More than just herbicide

More than just herbicide


Cropping
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AUSTRALIAN farmers will have to adapt to utilising more than just herbicide in terms of weed management if they are to avoid dangerous weed resistance.

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AUSTRALIAN farmers will have to adapt to utilising more than just herbicide in terms of weed management if they are to avoid dangerous weed resistance.

A researcher with the Australian Herbicide Resistance Initiative (AHRI), Michael Walsh, has thrown up the example of harvest weed seed control systems (HWSCSs) as a method of driving down weed populations without relying on herbicides.

Dr Walsh said the problem of herbicide resistant weed populations globally was particularly severe in production systems where herbicide dependence resulted in a lack of weed control diversity.

“The dramatic consequences of this can be extreme levels of herbicide resistance in weed populations,” he said.

Dr Walsh said a glaring example of this was in the Western Australian grainbelt where annual ryegrass and wild radish populations were now very difficult to control with herbicides alone.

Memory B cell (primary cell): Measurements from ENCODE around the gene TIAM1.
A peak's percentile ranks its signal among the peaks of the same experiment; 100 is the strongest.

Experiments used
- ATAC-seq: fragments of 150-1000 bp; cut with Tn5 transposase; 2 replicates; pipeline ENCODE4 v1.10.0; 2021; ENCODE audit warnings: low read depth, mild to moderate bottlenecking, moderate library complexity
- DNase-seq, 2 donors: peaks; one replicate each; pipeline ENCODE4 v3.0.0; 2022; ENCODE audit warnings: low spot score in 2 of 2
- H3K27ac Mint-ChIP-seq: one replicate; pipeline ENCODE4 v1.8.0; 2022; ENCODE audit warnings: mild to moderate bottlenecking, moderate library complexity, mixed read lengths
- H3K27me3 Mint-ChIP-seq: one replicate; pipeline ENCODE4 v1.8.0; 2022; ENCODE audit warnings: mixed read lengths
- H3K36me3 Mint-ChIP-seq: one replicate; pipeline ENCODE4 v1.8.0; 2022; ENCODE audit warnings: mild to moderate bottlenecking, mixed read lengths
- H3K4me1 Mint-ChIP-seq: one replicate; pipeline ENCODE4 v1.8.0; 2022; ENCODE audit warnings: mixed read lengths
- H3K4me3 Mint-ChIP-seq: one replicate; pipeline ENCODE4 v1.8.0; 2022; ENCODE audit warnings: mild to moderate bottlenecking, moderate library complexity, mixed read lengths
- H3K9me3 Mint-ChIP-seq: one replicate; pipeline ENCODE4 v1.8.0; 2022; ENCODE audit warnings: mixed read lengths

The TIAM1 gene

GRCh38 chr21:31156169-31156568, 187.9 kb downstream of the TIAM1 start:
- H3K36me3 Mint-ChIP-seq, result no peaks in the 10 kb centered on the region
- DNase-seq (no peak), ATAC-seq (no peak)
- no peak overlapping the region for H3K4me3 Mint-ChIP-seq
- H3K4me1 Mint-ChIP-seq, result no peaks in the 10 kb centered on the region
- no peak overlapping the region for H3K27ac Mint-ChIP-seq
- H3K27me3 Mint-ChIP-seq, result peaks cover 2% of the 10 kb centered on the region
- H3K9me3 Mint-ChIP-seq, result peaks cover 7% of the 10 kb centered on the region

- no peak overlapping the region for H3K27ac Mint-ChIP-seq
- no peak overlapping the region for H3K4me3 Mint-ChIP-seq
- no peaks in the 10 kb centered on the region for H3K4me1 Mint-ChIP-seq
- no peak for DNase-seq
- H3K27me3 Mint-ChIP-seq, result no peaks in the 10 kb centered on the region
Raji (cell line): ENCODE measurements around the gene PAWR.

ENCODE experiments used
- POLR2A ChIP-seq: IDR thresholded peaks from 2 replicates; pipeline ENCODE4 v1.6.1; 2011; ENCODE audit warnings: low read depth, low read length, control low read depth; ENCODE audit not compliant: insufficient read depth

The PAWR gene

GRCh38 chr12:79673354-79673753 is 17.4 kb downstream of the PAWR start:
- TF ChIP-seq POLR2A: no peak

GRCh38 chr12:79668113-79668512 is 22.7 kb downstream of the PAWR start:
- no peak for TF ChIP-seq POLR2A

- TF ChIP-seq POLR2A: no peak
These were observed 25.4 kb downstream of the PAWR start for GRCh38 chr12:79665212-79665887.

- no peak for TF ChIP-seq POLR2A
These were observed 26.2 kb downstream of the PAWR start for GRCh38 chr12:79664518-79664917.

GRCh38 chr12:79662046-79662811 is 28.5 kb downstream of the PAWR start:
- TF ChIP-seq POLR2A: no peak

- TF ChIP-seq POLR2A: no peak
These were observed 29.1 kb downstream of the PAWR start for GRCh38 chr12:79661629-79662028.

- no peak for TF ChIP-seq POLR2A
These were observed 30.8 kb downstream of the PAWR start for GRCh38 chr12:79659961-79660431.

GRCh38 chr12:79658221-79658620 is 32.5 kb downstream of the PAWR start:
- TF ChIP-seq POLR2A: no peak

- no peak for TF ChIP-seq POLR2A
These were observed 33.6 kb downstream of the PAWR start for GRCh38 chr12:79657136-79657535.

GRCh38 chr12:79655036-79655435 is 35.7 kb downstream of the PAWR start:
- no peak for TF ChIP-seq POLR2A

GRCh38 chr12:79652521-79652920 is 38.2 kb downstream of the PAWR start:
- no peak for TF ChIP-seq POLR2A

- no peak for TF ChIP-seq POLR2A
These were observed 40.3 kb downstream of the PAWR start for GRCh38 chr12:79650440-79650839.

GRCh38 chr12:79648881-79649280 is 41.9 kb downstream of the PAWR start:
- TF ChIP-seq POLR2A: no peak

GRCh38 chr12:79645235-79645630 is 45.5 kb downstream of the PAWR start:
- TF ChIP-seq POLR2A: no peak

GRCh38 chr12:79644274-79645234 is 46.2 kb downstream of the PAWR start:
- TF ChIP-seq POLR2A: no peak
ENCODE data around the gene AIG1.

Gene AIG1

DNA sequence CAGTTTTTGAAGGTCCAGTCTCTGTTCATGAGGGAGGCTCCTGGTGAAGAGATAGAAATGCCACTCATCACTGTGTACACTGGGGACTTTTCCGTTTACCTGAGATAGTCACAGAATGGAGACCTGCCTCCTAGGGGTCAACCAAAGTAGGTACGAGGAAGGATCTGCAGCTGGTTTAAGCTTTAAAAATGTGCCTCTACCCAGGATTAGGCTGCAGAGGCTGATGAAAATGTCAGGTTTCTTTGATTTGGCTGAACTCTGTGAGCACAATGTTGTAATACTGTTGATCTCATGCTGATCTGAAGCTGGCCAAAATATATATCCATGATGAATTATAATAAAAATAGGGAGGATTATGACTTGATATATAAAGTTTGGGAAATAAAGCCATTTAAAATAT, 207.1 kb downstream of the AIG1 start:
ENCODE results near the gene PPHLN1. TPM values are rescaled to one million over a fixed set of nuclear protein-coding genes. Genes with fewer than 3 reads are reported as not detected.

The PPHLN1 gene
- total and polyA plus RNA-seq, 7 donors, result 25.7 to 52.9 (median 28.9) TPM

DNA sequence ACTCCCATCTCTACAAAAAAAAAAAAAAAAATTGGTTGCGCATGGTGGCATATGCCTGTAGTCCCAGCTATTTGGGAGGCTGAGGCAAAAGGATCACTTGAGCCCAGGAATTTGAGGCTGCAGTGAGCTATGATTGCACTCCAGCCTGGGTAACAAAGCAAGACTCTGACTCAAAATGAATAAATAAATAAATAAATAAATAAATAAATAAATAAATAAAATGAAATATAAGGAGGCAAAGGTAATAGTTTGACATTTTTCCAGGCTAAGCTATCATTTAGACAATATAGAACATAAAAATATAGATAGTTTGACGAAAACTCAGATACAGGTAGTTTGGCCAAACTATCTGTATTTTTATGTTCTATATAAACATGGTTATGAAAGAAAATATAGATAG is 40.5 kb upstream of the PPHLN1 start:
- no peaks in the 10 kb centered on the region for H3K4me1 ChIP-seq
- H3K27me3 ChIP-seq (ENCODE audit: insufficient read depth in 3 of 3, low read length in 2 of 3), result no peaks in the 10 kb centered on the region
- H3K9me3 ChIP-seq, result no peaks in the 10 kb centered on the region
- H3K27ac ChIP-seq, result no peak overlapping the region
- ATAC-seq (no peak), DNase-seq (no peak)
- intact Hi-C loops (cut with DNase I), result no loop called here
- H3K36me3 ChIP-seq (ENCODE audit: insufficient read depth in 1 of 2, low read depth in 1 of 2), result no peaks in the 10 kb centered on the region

“Here, as in other regions of the world, herbicide resistance has resulted in a loss of valuable herbicide resources and driven the search for alternate weed control strategies,” he said.

Dr Walsh said it was well known that a key to managing dominant annual weed species was to prevent the input of fresh seed into their short-lived seed banks.

“We are lucky in Australia that our most problematic weeds hold onto their seed at harvest so we have the opportunity to remove or destroy some of these seeds,” he said.

Dr Walsh said a number of HWSC systems, such as the Harrington Seed Destructor, were now being used effectively to target weed seed production in the Australian grain belt.

“Although herbicides remain the number one weed control tool in Australian cropping systems, it is now clear that the inclusion of HWSC systems in weed management programs is enabling weed populations to be driven to very low levels, providing some insurance for the sustainability of remaining herbicide resources,” he said.

“What is absolutely evident is that herbicide sustainability in global cereal production areas will only be achieved if there is diversity in both the agro-ecosystem and in the herbicide and non-herbicide tools employed for weed control.”

The story More than just herbicide first appeared on Farm Online.

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